We accepted everything except the loss of our children.
When you look at us now you will see a big hole in our hearts.
That is so our children can climb back in.
-- Pueblo Reflections by Nancy Wood
LIKE ANY 14-YEAR-OLD, David G. really knew how to irritate adults. As a juvenile in the custody of the state, he was obnoxiously defiant.
LIKE ANY 14-YEAR-OLD, David G. really knew how to irritate adults. As a juvenile in the custody of the state, he was obnoxiously defiant.
When a youth services worker demanded he come out of his cell, David laughed, bent over and passed gas at the man.
The boy, judged delinquent for third-degree battery, was also distressingly troubled. He had been treated at five psychiatric centers. When he was frustrated, he would repeatedly bang his head against the concrete wall of his cell at the Central Arkansas Observation and Assessment Center in North Little Rock. The center is operated by the Division of Youth Services, a part of the state Department of Human Services.
On March 16, 1997, David was taken upstairs to a Quiet Room, a "timeout" cell for troublemakers. His brown jumpsuit was taken away. He wore only underwear. Two older, bigger boys in green jumpsuits were already in the 11-by-11-foot cell.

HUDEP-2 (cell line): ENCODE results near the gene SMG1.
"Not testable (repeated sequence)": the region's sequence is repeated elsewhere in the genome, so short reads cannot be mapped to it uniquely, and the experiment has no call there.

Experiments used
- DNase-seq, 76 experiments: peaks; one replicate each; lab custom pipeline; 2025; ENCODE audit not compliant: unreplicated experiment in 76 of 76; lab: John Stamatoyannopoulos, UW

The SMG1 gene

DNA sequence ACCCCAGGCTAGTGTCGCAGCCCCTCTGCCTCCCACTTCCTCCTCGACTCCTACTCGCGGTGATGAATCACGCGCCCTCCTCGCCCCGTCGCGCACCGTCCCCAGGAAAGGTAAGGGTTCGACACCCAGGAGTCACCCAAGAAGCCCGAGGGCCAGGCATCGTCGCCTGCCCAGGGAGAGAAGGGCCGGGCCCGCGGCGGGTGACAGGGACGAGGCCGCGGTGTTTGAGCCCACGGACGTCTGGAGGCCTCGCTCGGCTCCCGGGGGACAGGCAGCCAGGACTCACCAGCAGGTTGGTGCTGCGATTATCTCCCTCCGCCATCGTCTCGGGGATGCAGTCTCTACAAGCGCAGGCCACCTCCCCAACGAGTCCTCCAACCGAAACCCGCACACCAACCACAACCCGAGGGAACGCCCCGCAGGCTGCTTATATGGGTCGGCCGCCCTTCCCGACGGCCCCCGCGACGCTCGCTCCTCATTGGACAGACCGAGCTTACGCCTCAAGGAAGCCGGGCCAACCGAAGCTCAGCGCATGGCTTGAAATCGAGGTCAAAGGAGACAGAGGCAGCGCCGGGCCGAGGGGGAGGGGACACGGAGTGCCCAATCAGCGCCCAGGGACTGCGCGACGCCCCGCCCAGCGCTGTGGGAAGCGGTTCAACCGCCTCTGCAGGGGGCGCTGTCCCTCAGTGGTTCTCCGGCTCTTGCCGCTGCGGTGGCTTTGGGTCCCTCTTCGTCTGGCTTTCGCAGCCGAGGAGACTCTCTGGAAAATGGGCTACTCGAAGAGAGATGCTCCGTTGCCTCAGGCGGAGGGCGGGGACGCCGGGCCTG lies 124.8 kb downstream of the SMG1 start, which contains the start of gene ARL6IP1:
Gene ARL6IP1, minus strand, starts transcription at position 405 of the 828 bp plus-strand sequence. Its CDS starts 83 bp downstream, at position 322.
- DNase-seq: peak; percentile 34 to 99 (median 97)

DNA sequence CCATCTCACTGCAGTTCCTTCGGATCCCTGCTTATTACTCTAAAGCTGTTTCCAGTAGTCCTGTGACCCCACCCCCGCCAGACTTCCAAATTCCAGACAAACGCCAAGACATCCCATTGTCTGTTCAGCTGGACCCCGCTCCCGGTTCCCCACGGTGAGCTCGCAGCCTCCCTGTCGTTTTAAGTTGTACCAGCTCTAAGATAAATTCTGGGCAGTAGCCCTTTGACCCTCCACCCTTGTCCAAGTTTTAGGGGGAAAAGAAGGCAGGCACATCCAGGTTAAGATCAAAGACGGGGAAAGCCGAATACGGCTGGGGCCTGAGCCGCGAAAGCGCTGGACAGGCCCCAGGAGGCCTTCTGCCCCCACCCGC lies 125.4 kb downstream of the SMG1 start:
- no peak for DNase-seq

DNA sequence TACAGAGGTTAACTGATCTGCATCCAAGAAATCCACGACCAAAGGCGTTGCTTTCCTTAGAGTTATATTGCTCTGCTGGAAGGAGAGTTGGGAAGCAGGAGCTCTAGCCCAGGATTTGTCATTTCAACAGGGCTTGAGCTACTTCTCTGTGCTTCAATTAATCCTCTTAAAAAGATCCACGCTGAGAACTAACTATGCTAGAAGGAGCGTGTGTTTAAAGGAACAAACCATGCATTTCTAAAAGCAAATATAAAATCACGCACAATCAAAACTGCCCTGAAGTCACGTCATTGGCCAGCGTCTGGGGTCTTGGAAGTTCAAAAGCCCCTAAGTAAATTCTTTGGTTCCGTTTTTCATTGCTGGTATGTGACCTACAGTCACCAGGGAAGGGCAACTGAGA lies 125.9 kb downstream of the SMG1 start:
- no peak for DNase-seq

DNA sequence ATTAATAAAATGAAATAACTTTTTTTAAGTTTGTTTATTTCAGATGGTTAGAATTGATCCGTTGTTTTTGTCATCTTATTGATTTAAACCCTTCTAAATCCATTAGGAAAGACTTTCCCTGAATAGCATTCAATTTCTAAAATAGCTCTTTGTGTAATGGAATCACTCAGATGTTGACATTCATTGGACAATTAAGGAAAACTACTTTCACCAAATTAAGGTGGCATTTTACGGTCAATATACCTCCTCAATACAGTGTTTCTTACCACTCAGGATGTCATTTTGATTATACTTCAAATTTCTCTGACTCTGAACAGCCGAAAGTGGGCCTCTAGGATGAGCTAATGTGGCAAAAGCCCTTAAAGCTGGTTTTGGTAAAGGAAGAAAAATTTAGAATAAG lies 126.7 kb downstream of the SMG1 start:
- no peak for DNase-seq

"Beat him up and do him good. Don't leave any marks," the staff member ordered, according to the two older boys.
During the next 30 minutes, numerous staff members and other teen-agers heard David repeatedly screaming and crying for help. He was beaten, spat on, slapped and taunted. He said the older boys twisted a sheet into knots and beat him with it, according to a state police report.
Then, he said, he was held down while one of the boys stuck a broom handle into his rectum.
He was removed from the area for a few hours. And then, despite his desperate pleas to be left alone, the sobbing boy was taken back to the Quiet Cell where two other boys slapped him, threw water on him and hit him in the head with combs and brushes while cursing him.
When David reported the alleged beatings and rape to a teacher, Arkansas State Police investigator Dorothy Plumb was assigned to the case. She declined to be interviewed for this story. But transcripts of her interviews with the boy show she was skeptical at first.
"David, this is kinda hard to believe," she said.
"I am telling the truth," the boy insisted.
Over the next few weeks, Plumb would change her mind. The four boys involved confirmed the beatings but denied the rape.
David's name surfaced in another abuse allegation. This time, a staff member hogtied him and placed the screaming boy face down on the concrete floor in his underwear. Hogtying children is forbidden in state institutions. It is considered cruel and unusual punishment and is an offense reportable to the state Child Abuse Hot Line.
The nightmarish treatment of David G. is not an isolated case. It is one of dozens of abusive incidents buried in state files or in the memories of staff members and children too frightened or too discouraged to report them.
A year-long investigation by the Arkansas Democrat-Gazette has uncovered a state juvenile delinquency system in which: